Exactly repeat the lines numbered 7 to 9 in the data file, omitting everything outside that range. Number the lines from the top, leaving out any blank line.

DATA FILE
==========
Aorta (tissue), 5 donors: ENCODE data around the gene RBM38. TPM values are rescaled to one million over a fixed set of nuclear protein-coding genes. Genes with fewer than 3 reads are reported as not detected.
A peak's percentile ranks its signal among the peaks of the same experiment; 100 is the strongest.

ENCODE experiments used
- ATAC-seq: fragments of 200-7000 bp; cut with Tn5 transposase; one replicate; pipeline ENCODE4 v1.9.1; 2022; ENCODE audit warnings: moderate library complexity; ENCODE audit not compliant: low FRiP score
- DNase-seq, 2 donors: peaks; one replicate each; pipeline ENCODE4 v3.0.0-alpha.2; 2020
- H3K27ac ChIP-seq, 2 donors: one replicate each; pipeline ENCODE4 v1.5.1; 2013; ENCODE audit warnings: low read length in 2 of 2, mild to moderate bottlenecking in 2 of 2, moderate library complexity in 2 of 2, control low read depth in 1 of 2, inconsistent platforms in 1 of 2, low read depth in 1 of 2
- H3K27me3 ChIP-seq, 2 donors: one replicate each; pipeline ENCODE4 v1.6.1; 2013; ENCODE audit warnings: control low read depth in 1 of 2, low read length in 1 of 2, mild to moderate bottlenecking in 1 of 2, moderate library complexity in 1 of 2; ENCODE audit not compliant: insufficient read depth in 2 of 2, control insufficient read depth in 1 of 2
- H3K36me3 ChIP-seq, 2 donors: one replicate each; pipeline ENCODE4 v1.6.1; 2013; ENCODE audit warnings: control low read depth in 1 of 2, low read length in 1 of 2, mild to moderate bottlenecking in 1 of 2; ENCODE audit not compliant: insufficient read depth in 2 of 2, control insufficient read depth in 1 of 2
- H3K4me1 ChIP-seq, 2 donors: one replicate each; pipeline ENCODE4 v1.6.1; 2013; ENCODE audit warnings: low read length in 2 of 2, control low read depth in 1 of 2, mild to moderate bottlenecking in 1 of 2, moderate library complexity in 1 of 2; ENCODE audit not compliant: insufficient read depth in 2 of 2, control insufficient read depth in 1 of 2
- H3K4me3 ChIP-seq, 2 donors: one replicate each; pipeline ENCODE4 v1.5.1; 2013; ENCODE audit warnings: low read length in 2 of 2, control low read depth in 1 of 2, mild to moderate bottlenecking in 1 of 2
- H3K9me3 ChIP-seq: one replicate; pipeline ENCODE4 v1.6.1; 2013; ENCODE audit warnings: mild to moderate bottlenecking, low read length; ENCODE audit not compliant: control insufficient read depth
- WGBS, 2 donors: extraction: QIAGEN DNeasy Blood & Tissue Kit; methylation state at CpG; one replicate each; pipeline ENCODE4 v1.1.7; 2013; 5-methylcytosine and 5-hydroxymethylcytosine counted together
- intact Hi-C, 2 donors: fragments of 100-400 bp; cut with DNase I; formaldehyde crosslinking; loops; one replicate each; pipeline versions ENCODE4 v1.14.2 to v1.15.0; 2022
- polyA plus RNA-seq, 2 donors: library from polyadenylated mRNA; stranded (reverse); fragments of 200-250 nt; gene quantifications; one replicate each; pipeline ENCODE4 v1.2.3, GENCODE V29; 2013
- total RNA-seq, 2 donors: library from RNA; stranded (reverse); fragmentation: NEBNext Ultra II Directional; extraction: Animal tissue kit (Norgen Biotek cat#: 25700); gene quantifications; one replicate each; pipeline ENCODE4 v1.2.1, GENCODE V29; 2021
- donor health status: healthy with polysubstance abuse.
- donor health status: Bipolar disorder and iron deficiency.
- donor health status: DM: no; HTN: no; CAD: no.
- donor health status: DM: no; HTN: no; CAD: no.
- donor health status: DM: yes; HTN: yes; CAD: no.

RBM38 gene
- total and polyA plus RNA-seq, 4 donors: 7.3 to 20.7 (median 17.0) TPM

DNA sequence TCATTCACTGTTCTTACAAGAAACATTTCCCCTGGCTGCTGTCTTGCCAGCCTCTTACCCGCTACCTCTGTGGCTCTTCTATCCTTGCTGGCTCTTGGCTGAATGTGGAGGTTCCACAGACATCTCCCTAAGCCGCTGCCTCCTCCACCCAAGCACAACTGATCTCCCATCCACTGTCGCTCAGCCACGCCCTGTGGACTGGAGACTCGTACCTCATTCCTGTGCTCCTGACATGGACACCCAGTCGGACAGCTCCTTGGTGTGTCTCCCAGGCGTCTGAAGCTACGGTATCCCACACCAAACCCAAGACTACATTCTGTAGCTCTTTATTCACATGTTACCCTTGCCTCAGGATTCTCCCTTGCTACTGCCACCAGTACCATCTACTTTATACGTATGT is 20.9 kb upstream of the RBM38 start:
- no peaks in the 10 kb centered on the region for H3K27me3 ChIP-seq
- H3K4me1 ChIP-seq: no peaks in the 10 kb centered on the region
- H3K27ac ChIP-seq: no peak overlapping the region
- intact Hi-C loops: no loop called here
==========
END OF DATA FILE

- H3K27me3 ChIP-seq, 2 donors: one replicate each; pipeline ENCODE4 v1.6.1; 2013; ENCODE audit warnings: control low read depth in 1 of 2, low read length in 1 of 2, mild to moderate bottlenecking in 1 of 2, moderate library complexity in 1 of 2; ENCODE audit not compliant: insufficient read depth in 2 of 2, control insufficient read depth in 1 of 2
- H3K36me3 ChIP-seq, 2 donors: one replicate each; pipeline ENCODE4 v1.6.1; 2013; ENCODE audit warnings: control low read depth in 1 of 2, low read length in 1 of 2, mild to moderate bottlenecking in 1 of 2; ENCODE audit not compliant: insufficient read depth in 2 of 2, control insufficient read depth in 1 of 2
- H3K4me1 ChIP-seq, 2 donors: one replicate each; pipeline ENCODE4 v1.6.1; 2013; ENCODE audit warnings: low read length in 2 of 2, control low read depth in 1 of 2, mild to moderate bottlenecking in 1 of 2, moderate library complexity in 1 of 2; ENCODE audit not compliant: insufficient read depth in 2 of 2, control insufficient read depth in 1 of 2